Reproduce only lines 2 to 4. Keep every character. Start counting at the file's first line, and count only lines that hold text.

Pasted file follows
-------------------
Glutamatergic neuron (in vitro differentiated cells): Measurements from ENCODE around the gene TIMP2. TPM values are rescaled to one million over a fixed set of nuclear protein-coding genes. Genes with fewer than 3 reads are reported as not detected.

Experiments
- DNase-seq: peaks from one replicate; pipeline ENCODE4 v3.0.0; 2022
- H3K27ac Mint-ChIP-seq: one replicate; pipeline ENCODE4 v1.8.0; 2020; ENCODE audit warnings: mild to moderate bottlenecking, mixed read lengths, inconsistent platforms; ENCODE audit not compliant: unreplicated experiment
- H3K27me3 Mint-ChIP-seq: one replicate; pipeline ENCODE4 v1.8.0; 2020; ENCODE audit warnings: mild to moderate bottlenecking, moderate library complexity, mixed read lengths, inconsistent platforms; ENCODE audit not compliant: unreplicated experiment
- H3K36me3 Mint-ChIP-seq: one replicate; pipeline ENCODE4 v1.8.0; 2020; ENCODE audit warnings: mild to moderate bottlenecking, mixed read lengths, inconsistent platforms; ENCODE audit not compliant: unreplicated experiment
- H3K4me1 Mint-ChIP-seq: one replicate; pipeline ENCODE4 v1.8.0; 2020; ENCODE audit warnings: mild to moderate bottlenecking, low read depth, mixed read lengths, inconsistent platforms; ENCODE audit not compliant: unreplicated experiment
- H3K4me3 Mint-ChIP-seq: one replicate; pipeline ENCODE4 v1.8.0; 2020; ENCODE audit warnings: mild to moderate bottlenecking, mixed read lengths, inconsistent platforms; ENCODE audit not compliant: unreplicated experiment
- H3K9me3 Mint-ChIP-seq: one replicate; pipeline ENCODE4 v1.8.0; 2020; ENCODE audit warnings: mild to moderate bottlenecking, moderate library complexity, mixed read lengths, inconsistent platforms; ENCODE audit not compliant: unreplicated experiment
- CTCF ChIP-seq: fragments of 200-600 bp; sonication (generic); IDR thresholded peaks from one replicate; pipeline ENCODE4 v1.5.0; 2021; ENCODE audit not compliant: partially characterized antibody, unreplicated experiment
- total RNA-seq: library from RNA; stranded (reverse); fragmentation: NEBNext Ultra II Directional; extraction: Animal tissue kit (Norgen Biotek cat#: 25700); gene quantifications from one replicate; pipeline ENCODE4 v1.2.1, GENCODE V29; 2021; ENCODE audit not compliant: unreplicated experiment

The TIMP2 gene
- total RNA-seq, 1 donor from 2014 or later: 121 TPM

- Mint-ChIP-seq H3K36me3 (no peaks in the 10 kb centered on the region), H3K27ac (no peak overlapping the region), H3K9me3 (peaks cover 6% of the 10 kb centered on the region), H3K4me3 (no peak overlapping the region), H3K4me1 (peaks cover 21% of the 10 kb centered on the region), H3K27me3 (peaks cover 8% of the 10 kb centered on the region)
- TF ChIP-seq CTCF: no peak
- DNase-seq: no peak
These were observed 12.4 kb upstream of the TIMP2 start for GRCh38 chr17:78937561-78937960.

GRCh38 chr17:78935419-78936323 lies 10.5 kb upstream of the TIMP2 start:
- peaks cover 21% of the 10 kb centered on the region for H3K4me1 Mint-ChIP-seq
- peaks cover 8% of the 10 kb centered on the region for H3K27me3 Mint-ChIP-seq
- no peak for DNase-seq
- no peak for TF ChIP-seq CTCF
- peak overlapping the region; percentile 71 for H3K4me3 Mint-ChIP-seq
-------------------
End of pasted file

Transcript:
Experiments
- DNase-seq: peaks from one replicate; pipeline ENCODE4 v3.0.0; 2022
- H3K27ac Mint-ChIP-seq: one replicate; pipeline ENCODE4 v1.8.0; 2020; ENCODE audit warnings: mild to moderate bottlenecking, mixed read lengths, inconsistent platforms; ENCODE audit not compliant: unreplicated experiment